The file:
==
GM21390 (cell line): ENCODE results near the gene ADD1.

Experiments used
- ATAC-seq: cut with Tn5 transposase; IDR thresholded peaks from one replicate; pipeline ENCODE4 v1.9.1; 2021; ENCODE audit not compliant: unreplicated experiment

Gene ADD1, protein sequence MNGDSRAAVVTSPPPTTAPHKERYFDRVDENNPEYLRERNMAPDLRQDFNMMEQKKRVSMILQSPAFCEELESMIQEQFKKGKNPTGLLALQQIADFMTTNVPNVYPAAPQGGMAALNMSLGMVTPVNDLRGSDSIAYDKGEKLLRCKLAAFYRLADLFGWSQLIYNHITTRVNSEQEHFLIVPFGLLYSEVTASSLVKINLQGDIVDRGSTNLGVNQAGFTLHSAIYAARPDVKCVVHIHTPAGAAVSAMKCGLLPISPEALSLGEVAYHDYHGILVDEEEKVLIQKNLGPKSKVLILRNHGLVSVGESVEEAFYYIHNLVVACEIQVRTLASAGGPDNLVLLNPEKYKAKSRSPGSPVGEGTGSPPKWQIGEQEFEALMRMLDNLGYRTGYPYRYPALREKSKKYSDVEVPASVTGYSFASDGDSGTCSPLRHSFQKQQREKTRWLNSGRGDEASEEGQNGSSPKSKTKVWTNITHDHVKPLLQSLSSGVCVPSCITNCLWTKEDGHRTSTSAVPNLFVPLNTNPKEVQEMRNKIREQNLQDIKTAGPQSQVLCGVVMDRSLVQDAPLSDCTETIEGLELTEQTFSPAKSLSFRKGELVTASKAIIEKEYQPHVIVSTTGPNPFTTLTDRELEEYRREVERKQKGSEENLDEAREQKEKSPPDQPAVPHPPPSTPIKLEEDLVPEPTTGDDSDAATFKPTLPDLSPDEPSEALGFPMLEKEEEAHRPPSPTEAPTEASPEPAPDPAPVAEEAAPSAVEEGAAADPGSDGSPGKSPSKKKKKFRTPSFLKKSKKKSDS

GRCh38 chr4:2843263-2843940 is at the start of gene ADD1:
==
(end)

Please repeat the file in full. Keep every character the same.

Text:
GM21390 (cell line): ENCODE results near the gene ADD1.

Experiments used
- ATAC-seq: cut with Tn5 transposase; IDR thresholded peaks from one replicate; pipeline ENCODE4 v1.9.1; 2021; ENCODE audit not compliant: unreplicated experiment

Gene ADD1, protein sequence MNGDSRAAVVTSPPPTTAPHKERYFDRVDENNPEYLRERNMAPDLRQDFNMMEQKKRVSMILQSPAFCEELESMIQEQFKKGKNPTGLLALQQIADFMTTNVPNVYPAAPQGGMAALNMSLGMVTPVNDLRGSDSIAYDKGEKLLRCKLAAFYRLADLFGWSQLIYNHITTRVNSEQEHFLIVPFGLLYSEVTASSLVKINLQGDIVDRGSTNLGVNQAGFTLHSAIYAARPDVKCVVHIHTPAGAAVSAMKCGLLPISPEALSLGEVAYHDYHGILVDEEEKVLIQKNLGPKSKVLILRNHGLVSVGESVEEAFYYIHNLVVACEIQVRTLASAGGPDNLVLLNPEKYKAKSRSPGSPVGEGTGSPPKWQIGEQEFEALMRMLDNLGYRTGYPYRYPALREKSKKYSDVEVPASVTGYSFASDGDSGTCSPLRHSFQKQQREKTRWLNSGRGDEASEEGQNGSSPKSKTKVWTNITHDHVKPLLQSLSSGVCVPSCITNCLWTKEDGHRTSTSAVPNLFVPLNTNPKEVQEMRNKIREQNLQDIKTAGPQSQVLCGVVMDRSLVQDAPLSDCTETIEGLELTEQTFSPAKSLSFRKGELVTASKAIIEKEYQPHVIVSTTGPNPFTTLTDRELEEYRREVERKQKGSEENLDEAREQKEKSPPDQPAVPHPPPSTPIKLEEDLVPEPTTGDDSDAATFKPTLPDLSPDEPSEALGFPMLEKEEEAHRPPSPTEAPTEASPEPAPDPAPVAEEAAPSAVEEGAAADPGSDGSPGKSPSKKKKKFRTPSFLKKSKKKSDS

GRCh38 chr4:2843263-2843940 is at the start of gene ADD1: